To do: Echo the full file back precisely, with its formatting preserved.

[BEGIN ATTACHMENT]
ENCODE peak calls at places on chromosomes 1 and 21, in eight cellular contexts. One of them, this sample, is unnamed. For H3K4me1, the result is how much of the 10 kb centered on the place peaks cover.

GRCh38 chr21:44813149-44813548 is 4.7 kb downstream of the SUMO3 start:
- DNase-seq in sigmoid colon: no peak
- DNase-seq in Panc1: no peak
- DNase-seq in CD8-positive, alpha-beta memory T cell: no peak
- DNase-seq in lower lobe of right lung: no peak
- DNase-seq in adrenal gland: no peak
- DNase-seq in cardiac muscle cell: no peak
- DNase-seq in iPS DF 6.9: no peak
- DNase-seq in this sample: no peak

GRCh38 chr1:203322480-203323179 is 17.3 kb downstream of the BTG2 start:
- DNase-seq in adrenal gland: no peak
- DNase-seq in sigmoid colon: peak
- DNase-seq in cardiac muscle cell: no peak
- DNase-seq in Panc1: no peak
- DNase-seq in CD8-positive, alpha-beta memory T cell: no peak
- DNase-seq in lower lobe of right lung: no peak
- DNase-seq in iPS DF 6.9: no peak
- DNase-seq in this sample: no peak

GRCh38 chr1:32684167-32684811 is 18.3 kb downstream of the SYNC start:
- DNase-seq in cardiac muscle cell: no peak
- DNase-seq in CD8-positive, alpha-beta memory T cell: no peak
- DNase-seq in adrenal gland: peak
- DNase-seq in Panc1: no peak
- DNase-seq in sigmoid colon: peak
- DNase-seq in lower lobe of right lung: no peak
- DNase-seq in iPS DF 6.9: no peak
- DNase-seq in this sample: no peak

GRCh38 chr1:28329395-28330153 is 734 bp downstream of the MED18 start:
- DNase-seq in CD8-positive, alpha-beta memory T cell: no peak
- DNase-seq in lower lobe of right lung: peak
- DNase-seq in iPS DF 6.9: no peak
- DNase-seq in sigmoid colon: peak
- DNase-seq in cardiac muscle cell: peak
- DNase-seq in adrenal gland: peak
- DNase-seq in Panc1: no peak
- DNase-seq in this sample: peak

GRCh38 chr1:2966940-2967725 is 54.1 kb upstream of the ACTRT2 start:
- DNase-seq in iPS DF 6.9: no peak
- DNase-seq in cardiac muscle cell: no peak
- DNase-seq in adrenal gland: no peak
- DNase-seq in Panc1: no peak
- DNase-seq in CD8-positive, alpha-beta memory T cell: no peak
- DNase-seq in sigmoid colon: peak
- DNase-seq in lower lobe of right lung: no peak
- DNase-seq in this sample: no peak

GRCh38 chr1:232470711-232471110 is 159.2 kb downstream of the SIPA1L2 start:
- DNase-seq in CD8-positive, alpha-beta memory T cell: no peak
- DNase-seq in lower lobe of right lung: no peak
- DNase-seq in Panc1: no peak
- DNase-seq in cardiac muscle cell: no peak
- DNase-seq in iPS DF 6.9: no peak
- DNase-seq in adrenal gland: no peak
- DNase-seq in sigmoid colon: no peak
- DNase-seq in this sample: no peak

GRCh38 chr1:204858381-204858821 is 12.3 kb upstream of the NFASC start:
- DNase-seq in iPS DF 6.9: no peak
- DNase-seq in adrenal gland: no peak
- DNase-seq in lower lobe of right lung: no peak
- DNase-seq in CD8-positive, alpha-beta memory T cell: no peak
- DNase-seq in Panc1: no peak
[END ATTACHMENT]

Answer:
ENCODE peak calls at places on chromosomes 1 and 21, in eight cellular contexts. One of them, this sample, is unnamed. For H3K4me1, the result is how much of the 10 kb centered on the place peaks cover.

GRCh38 chr21:44813149-44813548 is 4.7 kb downstream of the SUMO3 start:
- DNase-seq in sigmoid colon: no peak
- DNase-seq in Panc1: no peak
- DNase-seq in CD8-positive, alpha-beta memory T cell: no peak
- DNase-seq in lower lobe of right lung: no peak
- DNase-seq in adrenal gland: no peak
- DNase-seq in cardiac muscle cell: no peak
- DNase-seq in iPS DF 6.9: no peak
- DNase-seq in this sample: no peak

GRCh38 chr1:203322480-203323179 is 17.3 kb downstream of the BTG2 start:
- DNase-seq in adrenal gland: no peak
- DNase-seq in sigmoid colon: peak
- DNase-seq in cardiac muscle cell: no peak
- DNase-seq in Panc1: no peak
- DNase-seq in CD8-positive, alpha-beta memory T cell: no peak
- DNase-seq in lower lobe of right lung: no peak
- DNase-seq in iPS DF 6.9: no peak
- DNase-seq in this sample: no peak

GRCh38 chr1:32684167-32684811 is 18.3 kb downstream of the SYNC start:
- DNase-seq in cardiac muscle cell: no peak
- DNase-seq in CD8-positive, alpha-beta memory T cell: no peak
- DNase-seq in adrenal gland: peak
- DNase-seq in Panc1: no peak
- DNase-seq in sigmoid colon: peak
- DNase-seq in lower lobe of right lung: no peak
- DNase-seq in iPS DF 6.9: no peak
- DNase-seq in this sample: no peak

GRCh38 chr1:28329395-28330153 is 734 bp downstream of the MED18 start:
- DNase-seq in CD8-positive, alpha-beta memory T cell: no peak
- DNase-seq in lower lobe of right lung: peak
- DNase-seq in iPS DF 6.9: no peak
- DNase-seq in sigmoid colon: peak
- DNase-seq in cardiac muscle cell: peak
- DNase-seq in adrenal gland: peak
- DNase-seq in Panc1: no peak
- DNase-seq in this sample: peak

GRCh38 chr1:2966940-2967725 is 54.1 kb upstream of the ACTRT2 start:
- DNase-seq in iPS DF 6.9: no peak
- DNase-seq in cardiac muscle cell: no peak
- DNase-seq in adrenal gland: no peak
- DNase-seq in Panc1: no peak
- DNase-seq in CD8-positive, alpha-beta memory T cell: no peak
- DNase-seq in sigmoid colon: peak
- DNase-seq in lower lobe of right lung: no peak
- DNase-seq in this sample: no peak

GRCh38 chr1:232470711-232471110 is 159.2 kb downstream of the SIPA1L2 start:
- DNase-seq in CD8-positive, alpha-beta memory T cell: no peak
- DNase-seq in lower lobe of right lung: no peak
- DNase-seq in Panc1: no peak
- DNase-seq in cardiac muscle cell: no peak
- DNase-seq in iPS DF 6.9: no peak
- DNase-seq in adrenal gland: no peak
- DNase-seq in sigmoid colon: no peak
- DNase-seq in this sample: no peak

GRCh38 chr1:204858381-204858821 is 12.3 kb upstream of the NFASC start:
- DNase-seq in iPS DF 6.9: no peak
- DNase-seq in adrenal gland: no peak
- DNase-seq in lower lobe of right lung: no peak
- DNase-seq in CD8-positive, alpha-beta memory T cell: no peak
- DNase-seq in Panc1: no peak